U.S. Federal Judges Asking for Government-Paid Home Security

Three quarters of the nation's 2,200 federal judges have asked for government-paid home security systems that Congress approved last year after the killing of the husband and mother of a federal judge in Chicago, Attorney General Alberto Gonzales said Tuesday.

The judges had asked that $12 million be set aside for home security after an unemployed electrician broke into the home of U.S. District Judge Joan Lefkow and shot her husband and mother to death.

Gonzales, speaking to lawmakers on Capitol Hill, said 1,600 to 1,700 active and semiretired judges and magistrates expressed interest in the systems.

Meanwhile, the judges called Tuesday for better training for judicial security officers and screening of inmate mail.

The Judicial Conference of the United States, the policymaking board for federal courts, met for the first time under its new leader, Chief Justice John Roberts.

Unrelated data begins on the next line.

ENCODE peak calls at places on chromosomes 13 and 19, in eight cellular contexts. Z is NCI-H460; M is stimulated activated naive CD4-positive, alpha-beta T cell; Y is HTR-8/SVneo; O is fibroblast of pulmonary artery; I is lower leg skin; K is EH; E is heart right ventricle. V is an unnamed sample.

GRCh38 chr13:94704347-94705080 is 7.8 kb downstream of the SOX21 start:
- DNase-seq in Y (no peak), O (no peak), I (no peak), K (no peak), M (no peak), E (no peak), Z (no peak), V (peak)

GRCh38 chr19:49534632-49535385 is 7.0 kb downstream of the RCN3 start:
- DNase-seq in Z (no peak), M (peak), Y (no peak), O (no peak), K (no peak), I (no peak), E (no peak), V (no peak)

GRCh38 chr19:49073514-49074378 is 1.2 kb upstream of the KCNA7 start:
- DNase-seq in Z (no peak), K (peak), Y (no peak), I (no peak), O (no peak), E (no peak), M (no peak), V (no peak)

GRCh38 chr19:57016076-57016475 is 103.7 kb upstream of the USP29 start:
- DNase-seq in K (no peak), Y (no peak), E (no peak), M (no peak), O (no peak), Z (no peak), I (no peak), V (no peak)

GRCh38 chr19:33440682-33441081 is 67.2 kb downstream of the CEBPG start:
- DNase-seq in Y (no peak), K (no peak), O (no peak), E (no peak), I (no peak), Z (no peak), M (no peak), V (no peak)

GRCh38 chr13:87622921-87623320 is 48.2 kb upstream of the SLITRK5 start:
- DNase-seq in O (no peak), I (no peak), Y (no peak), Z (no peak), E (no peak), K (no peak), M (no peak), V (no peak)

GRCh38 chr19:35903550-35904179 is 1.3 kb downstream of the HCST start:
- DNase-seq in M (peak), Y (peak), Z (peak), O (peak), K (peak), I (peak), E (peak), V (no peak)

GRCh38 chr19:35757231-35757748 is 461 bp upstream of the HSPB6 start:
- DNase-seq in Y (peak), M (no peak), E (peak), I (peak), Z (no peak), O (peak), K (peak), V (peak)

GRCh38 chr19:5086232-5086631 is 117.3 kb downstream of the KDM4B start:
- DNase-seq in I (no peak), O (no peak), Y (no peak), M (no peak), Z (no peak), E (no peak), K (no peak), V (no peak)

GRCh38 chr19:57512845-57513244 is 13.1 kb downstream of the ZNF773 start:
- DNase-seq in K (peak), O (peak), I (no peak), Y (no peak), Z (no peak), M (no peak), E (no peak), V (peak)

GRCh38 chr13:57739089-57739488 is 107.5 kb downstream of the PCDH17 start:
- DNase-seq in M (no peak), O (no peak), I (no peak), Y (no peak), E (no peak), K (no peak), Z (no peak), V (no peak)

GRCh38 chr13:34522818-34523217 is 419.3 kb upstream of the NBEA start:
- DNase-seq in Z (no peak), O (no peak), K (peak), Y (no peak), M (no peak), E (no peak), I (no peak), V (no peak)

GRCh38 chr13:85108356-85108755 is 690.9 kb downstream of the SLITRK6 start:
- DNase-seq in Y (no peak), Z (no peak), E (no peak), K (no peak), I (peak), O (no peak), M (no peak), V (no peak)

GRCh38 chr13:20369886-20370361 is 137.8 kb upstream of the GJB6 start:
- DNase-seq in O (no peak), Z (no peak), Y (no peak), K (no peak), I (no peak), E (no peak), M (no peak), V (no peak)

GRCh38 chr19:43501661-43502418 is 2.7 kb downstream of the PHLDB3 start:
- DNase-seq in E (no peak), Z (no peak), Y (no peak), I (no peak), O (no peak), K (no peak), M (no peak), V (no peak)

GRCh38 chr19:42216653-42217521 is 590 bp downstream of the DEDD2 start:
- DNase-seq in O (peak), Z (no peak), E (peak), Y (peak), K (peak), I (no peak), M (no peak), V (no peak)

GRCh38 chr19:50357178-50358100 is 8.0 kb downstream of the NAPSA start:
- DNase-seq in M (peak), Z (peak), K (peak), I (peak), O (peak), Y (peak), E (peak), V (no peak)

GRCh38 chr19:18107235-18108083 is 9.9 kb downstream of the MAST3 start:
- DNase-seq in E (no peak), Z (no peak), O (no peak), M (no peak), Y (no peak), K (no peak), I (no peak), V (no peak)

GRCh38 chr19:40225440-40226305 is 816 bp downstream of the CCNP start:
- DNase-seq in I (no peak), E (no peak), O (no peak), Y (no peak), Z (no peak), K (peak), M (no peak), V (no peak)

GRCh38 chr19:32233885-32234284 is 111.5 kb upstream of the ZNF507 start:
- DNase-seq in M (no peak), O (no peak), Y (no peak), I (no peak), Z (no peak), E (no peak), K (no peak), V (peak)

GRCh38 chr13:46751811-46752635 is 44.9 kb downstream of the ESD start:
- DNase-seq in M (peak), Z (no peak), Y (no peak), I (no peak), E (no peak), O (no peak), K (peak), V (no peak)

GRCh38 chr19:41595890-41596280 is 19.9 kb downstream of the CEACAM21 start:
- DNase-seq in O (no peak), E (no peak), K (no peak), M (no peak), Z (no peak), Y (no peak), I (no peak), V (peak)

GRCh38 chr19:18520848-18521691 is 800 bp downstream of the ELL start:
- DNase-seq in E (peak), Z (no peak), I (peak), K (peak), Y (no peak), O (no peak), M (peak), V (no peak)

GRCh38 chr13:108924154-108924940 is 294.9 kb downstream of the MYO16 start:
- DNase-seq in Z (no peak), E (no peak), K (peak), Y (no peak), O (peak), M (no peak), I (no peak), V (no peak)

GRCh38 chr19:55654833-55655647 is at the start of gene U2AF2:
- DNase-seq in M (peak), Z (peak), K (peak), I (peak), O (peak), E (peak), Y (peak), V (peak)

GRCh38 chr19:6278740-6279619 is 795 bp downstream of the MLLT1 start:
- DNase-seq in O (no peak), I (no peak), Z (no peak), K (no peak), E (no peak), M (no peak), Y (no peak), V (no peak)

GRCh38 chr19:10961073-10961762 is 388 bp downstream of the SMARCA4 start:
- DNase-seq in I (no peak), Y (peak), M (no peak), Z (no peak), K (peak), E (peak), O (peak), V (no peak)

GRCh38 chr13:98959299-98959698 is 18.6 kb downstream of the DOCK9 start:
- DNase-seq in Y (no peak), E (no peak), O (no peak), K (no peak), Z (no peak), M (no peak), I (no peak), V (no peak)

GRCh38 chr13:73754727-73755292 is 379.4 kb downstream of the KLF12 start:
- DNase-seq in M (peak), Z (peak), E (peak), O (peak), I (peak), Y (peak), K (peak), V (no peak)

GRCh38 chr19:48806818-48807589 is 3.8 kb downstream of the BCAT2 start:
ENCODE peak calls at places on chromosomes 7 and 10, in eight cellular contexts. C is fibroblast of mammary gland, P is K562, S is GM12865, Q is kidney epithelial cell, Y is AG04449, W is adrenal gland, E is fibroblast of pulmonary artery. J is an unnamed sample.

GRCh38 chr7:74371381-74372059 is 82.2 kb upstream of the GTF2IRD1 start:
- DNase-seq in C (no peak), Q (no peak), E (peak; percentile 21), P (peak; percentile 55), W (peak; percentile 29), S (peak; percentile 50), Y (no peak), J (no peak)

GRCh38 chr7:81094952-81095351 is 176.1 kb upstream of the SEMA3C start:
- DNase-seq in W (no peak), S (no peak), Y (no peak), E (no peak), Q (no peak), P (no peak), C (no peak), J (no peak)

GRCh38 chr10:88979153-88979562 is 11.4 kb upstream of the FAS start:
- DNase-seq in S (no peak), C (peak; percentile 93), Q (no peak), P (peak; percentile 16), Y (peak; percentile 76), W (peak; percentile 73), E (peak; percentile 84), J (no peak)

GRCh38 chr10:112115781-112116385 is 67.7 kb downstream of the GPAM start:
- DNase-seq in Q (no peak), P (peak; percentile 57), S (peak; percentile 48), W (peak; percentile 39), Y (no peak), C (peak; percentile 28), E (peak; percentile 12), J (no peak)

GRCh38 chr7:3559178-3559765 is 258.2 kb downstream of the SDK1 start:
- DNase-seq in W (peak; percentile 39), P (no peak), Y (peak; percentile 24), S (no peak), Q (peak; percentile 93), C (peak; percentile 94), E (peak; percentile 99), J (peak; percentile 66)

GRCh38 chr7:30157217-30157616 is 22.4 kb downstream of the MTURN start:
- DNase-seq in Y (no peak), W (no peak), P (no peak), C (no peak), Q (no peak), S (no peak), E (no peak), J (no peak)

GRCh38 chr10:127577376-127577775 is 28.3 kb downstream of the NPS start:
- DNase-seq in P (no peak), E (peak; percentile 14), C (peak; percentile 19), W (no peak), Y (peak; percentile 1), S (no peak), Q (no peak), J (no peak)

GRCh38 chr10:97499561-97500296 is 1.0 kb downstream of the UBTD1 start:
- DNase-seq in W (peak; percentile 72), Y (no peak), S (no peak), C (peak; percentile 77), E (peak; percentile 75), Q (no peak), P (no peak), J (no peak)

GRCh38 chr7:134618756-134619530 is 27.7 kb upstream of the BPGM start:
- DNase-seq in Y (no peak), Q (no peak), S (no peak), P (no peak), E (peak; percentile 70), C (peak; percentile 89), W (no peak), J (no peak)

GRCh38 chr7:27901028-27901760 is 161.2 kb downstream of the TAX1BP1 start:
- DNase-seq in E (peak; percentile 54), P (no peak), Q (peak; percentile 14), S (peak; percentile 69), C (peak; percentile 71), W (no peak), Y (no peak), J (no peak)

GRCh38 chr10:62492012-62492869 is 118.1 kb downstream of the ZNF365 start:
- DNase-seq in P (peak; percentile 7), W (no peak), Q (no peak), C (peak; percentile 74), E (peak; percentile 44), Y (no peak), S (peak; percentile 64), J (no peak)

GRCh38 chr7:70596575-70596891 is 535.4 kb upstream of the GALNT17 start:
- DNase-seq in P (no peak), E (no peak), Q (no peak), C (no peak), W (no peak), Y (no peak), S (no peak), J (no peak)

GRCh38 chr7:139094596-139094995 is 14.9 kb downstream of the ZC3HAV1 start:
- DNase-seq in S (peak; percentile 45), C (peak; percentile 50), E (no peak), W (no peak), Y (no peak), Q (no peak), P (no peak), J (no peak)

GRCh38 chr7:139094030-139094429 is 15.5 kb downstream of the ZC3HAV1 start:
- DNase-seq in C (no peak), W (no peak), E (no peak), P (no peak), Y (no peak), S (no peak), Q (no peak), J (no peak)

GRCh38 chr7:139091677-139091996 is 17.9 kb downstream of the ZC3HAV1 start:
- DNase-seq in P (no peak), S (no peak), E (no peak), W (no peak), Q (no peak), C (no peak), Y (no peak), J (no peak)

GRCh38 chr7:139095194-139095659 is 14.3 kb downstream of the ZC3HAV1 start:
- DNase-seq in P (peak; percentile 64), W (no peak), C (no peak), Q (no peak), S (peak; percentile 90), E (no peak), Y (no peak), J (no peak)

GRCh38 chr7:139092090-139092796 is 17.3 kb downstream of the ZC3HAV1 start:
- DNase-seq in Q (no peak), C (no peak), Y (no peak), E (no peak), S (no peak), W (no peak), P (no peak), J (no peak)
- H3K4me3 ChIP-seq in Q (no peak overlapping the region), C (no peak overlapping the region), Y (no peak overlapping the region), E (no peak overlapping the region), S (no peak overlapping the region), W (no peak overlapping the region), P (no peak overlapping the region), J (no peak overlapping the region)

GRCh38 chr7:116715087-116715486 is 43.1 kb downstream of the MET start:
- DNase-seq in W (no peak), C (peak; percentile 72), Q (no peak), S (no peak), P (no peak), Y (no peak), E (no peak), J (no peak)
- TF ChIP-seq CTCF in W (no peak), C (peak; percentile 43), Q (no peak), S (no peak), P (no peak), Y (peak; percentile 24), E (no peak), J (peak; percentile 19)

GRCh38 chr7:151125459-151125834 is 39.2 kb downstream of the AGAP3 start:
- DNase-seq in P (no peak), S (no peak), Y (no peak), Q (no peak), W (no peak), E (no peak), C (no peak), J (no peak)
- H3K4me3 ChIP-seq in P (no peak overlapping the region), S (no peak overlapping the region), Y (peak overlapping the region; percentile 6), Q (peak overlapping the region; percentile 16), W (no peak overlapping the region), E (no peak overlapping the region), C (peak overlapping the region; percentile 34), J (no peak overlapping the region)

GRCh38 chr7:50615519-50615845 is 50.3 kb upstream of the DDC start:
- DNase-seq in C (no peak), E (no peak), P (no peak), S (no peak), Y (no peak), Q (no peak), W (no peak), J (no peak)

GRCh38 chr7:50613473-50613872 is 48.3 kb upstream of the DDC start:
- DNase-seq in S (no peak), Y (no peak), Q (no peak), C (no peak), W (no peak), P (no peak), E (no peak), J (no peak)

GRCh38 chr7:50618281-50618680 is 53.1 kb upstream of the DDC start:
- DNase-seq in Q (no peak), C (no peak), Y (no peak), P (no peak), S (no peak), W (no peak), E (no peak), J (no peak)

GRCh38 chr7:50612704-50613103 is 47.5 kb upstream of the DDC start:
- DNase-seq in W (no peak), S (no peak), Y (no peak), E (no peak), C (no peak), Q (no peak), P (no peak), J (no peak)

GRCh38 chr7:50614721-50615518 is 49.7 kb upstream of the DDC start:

The judges also approved measures authorizing security equipment and staff for federal probation offices and pretrial services offices that are in buildings away from courthouses.

"The judges, after the disasters of last year and the terrorism problems we have today, are seriously concerned about security," U.S. District Judge Thomas F. Hogan told reporters.

A month after the Chicago killings, a state judge in Atlanta was one of four people killed after an unshackled defendant being escorted into court for a rape trial allegedly stole a deputy's gun and went on a shooting rampage.

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